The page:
Bonhoeffer describes this daily denying of self in the example of Christ’s own suffering. “It is infinitely easier to suffer in obedience to a human command than to accept suffering as free, responsible men. It is infinitely easier to suffer with others than to suffer alone. It is infinitely easier to suffer as public heroes than to suffer apart and in ignominy. It is infinitely easier to suffer physical death than to endure spiritual suffering. Christ suffered as a free man alone apart and in ignominy, in body and in spirit, and since that day many Christians have suffered with him.”
Christ’s suffering is visible to the world. The world sees Christ’s cross as foolishness, but the Church declares the power of God in Christ’s suffering. Paul communicated the power of God in suffering to the Church in Corinth by describing his own weakness as an avenue for God’s strength. Christ suffered in order to elevate humanity, from created beings with the image of God, to children and heirs with Christ.
It is Christ’s Incarnation, suffering, death, and resurrection within the world that establishes the Kingdom of God in the world. N.T. Wright explains, “that the inbreaking kingdom Jesus was announcing created a new world, a new context, and he was challenging his hearers to become the new people that this new context demanded, the citizens of this new world.”
A Challenge to the Church’s call to Suffering:
A view that challenges the Church’s call to suffering is Liberation Theology. Liberation Theology utilizes pedagogy as a way to establish freedom for oppressed human beings. One of the leaders of this view is Paulo Freire. Freire’s vision, to establish a free humanity and human dignity, aligns with the work and call of the Church. Freire says, “Indeed, if people were to become critical, enter reality, increase their capacity to make choices (and therefore their capacity to reject the prescriptions of others), the threat to privilege would increase as well.”
Henry Giroux, a proponent of Freire’s work writes, “Central to Freire’s politics and pedagogy is a philosophical vision of a liberated humanity.” Giroux says that, “The nature of this vision is rooted in a respect for life. The hope and vision of the future that it inspires are not meant to provide consolation for the oppressed as much as to promote ongoing forms of critique and a struggle against objective forces of oppression.”
Liberation Theology brings into question the call for the Church to endure suffering in the world. Liberation theology does not align with Jesus Christ’s subservience to the Roman Empire as a political power, even unto death. Jesus Christ embraced reality, embodied all the knowledge of the Universe, was free to make His own choices, was God incarnate, nevertheless, his freedom came through his crucifixion by his oppressors.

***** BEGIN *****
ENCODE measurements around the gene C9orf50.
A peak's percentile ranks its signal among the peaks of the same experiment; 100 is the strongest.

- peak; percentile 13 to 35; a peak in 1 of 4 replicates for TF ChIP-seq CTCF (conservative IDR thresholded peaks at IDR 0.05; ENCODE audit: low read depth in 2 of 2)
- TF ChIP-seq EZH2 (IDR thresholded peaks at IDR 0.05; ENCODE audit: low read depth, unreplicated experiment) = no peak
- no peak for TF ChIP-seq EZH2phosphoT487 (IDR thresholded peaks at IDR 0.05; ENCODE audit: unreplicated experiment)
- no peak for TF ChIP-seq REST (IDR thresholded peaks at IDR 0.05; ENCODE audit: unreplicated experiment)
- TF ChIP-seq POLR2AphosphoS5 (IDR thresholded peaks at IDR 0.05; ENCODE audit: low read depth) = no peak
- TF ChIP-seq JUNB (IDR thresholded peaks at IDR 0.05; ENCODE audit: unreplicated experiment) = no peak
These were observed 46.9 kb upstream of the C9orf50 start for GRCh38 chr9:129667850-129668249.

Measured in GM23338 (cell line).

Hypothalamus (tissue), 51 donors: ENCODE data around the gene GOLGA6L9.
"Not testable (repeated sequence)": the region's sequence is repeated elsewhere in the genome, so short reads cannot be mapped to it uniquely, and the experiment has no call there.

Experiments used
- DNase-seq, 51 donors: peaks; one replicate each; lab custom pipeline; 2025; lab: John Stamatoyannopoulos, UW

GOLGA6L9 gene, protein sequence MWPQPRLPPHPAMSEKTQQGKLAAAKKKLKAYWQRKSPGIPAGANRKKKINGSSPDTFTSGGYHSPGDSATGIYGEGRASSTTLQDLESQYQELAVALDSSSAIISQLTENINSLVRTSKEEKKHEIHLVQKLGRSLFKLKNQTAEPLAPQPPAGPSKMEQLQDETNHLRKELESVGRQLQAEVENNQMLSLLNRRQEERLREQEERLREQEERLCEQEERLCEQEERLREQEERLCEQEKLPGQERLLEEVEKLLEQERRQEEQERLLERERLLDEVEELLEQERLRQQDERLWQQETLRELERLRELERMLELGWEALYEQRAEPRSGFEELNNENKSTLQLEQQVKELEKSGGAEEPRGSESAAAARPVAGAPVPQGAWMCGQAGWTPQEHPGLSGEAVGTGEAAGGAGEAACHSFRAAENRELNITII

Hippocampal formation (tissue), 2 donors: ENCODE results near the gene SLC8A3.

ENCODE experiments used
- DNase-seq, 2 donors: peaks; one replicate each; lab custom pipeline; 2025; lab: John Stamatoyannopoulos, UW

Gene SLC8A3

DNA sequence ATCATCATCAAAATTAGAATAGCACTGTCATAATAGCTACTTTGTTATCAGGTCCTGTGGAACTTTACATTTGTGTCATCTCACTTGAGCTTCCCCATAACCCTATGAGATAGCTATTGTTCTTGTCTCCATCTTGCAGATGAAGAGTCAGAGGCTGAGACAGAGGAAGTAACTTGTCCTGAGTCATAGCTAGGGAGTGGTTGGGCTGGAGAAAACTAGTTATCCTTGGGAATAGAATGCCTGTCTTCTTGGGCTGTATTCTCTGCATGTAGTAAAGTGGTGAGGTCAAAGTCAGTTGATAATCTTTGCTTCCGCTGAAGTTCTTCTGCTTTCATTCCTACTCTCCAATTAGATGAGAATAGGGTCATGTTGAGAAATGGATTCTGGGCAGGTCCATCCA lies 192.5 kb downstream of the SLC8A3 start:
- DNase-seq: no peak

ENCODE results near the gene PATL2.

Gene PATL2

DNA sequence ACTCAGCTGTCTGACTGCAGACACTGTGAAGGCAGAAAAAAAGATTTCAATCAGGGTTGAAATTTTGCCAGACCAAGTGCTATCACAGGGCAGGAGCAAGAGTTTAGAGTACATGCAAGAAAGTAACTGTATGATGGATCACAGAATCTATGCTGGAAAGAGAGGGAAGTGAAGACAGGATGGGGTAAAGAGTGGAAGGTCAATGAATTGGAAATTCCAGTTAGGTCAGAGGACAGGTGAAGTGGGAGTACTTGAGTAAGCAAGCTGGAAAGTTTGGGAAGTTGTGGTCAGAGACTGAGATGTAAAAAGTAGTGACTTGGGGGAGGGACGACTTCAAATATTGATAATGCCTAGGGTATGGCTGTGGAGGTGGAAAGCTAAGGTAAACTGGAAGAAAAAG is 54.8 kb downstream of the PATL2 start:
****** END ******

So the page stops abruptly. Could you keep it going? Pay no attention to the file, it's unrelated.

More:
Christ’s submission to the oppression of the Romans indicates His willingness to suffer in obedience to God for the sake of the world’s freedom. Liberation Theology accentuates humanity’s desire to be free, however, it does not appropriate suffering under oppression as a way to freedom. Christ’s suffering and death is the way to His freedom in the resurrection.
Liberation Theology’s focus on education as a corridor for freedom also minimizes the power of the incarnation of Christ to nothing more than an intellectual revelation that empowers the oppressed with information. Knowledge and recognition of oppression is not a guarantor of freedom. Even the Israelites, while in Egypt, understood they were living in oppression; nevertheless, it was God who saw their suffering and caused them to be a free people.
Universal Result: God’s work, through the Church’s suffering, is restoring goodness and newness to all of creation.
In Jesus Christ, the Church continues the work of God to restore creation’s goodness and newness. God’s restoring of creation’s goodness and newness begins with the Incarnation. Through Jesus Christ’s flesh, God is reestablishing goodness and newness to humanity, because it is in the Incarnation that humanity confronts the goodness of God in the world. The Creator embodies the created and proclaims, “See, I am making all things new!”
Paul communicated this restoration of the world in Christ to the Corinthian Church in saying, “So if anyone is in Christ, there is a new creation: everything old has passed away; see everything has become new!” Paul continues in saying that in receiving the Holy Spirit of Christ, the Church is given “the ministry of reconciliation; that is, in Christ God was reconciling the world to himself.” In Christ, there is new creation, because in Christ, God restores creation to goodness and newness.
God continues the work of restoring creation through the power of the Holy Spirit’s work in the Church. Through its suffering, the Church makes visible the Kingdom of God in the world. As the Body of Christ, the Church obeys the will of God in continuing Christ’s work in world. Christ’s work in the world is the extending of God’s community, God’s Image, and God’s goodness to all of creation.
The Church is only able to reestablish God’s goodness in the world through the work of the Holy Spirit. Karl Barth says, “Clever enough is the paradox that the service of God is or must become the service of man; but that is not the same as saying that our precipitate service of man, even when it is undertaken in the name of the purest love, becomes by that happy fact the service of God.”
Goodness only stems from the work of God. The reestablishing of God’s goodness in world must be comprised of God’s work in the Church. God’s work, through the Church’s suffering, is restoring goodness and newness to all of creation.